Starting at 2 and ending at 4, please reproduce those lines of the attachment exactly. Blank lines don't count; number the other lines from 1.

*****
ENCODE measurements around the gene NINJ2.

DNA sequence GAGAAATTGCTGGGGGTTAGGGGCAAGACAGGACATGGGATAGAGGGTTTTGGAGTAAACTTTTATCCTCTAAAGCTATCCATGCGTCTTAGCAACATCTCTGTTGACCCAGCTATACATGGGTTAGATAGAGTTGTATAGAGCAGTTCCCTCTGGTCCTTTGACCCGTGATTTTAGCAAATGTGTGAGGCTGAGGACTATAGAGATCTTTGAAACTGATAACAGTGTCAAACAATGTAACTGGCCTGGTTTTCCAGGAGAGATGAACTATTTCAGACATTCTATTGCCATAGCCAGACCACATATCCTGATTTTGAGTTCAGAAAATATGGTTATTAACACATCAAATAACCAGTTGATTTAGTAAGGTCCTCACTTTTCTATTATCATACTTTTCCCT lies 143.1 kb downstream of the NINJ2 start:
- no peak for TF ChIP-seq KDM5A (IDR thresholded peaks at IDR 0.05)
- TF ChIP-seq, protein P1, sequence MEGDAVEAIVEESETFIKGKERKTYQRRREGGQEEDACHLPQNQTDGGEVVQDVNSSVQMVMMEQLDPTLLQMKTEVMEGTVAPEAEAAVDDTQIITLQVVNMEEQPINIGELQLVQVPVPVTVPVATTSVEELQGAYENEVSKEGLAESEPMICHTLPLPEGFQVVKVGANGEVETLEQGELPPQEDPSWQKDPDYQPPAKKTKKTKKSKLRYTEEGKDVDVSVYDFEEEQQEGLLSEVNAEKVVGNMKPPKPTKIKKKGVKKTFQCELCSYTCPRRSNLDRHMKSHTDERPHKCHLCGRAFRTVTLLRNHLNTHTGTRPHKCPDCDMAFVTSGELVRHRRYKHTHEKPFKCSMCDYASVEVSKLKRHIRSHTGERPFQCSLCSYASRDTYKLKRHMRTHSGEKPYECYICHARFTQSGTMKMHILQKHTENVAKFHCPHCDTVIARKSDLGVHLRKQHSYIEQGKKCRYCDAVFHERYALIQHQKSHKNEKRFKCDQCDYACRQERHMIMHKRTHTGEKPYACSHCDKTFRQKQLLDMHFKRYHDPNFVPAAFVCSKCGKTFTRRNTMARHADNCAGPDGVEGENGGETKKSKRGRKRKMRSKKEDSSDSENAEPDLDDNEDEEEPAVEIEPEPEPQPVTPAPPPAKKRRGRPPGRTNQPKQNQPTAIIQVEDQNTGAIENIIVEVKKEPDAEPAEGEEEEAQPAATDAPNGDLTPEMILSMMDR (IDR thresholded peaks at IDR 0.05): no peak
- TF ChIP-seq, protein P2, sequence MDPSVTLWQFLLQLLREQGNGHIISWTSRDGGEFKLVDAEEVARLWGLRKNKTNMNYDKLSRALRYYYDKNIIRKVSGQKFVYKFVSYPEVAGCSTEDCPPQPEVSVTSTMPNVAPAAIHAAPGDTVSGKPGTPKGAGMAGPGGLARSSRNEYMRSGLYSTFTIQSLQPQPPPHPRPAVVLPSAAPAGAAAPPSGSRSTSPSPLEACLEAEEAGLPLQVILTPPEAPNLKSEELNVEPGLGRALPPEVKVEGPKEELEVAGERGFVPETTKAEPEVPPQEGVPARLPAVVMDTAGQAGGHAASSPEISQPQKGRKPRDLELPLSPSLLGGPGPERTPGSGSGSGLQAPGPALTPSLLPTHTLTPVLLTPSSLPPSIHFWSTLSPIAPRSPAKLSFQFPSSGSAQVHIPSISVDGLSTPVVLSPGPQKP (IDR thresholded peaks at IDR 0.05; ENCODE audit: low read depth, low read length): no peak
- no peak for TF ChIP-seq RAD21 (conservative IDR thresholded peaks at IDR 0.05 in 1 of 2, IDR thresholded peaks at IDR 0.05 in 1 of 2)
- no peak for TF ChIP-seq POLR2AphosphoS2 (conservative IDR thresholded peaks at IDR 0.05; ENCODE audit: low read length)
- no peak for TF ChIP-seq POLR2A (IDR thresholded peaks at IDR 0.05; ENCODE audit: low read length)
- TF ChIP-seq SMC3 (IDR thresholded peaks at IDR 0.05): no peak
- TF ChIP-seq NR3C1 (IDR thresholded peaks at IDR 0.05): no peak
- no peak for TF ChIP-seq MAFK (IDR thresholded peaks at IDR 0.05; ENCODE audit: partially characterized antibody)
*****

DNA sequence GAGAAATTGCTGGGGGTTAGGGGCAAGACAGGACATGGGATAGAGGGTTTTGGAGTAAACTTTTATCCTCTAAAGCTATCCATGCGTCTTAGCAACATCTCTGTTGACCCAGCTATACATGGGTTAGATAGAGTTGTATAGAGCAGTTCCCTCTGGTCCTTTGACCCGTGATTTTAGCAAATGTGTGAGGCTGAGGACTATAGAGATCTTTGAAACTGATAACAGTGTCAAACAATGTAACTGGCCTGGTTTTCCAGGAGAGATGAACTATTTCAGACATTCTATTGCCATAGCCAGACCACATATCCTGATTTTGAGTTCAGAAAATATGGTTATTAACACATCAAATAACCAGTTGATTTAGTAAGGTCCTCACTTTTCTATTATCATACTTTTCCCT lies 143.1 kb downstream of the NINJ2 start:
- no peak for TF ChIP-seq KDM5A (IDR thresholded peaks at IDR 0.05)
- TF ChIP-seq, protein P1, sequence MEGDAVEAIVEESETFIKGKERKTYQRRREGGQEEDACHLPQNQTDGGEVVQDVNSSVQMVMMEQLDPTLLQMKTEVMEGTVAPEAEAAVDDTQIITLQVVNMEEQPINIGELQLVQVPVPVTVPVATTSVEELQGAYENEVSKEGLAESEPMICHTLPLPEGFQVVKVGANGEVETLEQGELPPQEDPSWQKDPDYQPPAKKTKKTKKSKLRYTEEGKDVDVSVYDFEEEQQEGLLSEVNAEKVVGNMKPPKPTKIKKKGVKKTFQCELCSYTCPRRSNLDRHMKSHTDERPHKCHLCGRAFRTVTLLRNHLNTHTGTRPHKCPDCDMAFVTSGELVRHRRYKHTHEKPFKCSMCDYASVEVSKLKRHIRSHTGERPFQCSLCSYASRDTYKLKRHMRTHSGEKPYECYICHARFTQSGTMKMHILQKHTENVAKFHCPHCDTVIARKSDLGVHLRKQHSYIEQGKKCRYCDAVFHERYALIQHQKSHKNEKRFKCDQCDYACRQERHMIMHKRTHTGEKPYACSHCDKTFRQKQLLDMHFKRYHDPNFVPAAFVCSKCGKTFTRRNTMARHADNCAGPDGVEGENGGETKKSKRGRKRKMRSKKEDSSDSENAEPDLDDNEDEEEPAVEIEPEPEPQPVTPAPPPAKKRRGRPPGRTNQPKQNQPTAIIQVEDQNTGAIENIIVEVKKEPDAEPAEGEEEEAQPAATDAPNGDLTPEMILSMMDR (IDR thresholded peaks at IDR 0.05): no peak